US Olympic Committee Passes the Torch to SharePoint 2010

Greetings from Vancouver, host city of the XXI Winter Olympics, February 12-28, 2010!


I arrived here on Sunday to support the broadcast of the Olympics on NBC, which will share the Games with US audiences in high definition on its many networks and online at If you’ve read my columns and articles over the years, you know I was lucky enough to act as the Microsoft Technologies Consultant for NBC at both the Torino and Beijing games. In fact, it was during Torino that I fell in love with SharePoint and its ability to support rapidly deployed, “big win” solutions to collaboration in an enterprise.


I am looking forward to sharing with you some of the things we’re doing with SharePoint here in Vancouver, but I am pre-empted this week by a really cool announcement from Microsoft itself, also about the Olympics and SharePoint 2010.

I’m particularly thrilled to share with you that Microsoft and the United States Olympic Committee (USOC) have teamed up to bring Winter Games content and information to reporters through a new press portal powered by SharePoint 2010.  That’s right, the USOC’s PressBox site  is powered by the beta version of SharePoint 2010 which, among other things, is a real testament to the strength of the product even in its pre-release state.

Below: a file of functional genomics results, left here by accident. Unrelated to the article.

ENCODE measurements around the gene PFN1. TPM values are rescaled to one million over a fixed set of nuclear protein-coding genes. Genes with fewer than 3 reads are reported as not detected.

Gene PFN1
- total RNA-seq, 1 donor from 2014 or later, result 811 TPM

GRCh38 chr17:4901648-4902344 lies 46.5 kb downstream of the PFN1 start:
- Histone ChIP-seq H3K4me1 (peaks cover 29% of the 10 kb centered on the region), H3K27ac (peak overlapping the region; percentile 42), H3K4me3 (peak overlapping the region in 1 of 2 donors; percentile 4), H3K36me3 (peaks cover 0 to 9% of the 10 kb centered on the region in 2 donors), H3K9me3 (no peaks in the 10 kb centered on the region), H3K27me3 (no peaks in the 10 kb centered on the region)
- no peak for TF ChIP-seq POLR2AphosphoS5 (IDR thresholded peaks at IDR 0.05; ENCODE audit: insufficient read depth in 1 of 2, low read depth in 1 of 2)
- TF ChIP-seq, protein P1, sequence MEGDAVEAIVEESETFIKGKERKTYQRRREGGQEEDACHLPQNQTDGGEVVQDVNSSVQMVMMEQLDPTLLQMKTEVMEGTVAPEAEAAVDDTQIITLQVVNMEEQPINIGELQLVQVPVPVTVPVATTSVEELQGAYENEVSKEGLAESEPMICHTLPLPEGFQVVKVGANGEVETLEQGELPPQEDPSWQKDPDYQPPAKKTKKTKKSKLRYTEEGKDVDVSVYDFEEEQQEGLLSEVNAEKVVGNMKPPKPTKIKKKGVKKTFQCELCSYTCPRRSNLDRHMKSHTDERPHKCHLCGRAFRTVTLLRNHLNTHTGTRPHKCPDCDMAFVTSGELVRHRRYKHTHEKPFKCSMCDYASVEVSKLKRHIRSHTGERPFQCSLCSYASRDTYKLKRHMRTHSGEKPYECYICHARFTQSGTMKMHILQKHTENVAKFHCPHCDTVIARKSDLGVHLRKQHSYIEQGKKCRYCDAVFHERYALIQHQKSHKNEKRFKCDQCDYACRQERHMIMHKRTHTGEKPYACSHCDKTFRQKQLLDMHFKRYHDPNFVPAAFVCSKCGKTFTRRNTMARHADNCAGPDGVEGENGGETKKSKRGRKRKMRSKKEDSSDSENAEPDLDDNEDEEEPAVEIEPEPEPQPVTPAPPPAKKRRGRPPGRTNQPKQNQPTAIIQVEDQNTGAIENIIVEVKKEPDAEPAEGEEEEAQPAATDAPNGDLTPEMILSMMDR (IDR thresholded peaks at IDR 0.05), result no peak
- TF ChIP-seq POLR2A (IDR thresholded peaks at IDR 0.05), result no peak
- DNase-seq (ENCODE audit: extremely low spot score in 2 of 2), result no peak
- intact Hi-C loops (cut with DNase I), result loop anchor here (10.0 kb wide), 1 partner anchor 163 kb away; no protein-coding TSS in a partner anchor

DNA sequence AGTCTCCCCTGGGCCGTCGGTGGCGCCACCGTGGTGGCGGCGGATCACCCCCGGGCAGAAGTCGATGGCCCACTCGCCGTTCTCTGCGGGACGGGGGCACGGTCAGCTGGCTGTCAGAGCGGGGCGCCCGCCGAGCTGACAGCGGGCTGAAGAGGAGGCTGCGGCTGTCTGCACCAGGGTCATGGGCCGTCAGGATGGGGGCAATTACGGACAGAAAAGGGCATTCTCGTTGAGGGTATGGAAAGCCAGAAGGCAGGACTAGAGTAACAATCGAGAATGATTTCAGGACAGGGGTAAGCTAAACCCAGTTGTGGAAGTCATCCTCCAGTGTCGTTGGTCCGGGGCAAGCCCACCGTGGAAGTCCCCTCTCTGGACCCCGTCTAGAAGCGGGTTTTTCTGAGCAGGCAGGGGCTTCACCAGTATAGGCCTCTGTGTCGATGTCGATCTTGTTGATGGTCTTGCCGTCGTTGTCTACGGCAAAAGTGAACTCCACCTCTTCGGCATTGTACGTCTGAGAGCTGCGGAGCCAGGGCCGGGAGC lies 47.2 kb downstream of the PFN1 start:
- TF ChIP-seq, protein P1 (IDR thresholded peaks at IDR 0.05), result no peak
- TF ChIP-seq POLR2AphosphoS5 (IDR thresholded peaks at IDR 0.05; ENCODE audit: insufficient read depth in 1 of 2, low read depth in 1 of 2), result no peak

Through the site, the USOC is able to provide journalists covering the Games a single destination for accessing information about events, participants, and venues. The site features articles, statistics, photographs, and athlete information, adding depth and color to coverage. Building the site on SharePoint 2010 technology, the site exposes RSS feeds to enable real-time access to breaking news and personal updates from athletes who are using Twitter, Facebook, and blog posts.  SharePoint’s enhanced search enables rich sorting of athlete information, sporting events, article authors, and more.


Deploying content for an event like the Olympics is a high-stress, big-stakes undertaking.  The USOC is able to leverage the capabilities, manageability, and scalability, of SharePoint 2010 to tackle the challenge.  And journalists can take advantage of the content in new, dynamic ways. 


It’s pretty amazing to me that all of this is being entrusted to a version of SharePoint that is so new, it’s not even “finished” yet.  In the midst of a week that was characterized by hype around unreleased devices, here’s an enterprise putting a tremendous amount of faith in a product we can all get our hands on today.


Join me again on Monday for more news from Vancouver!

Dan Holme

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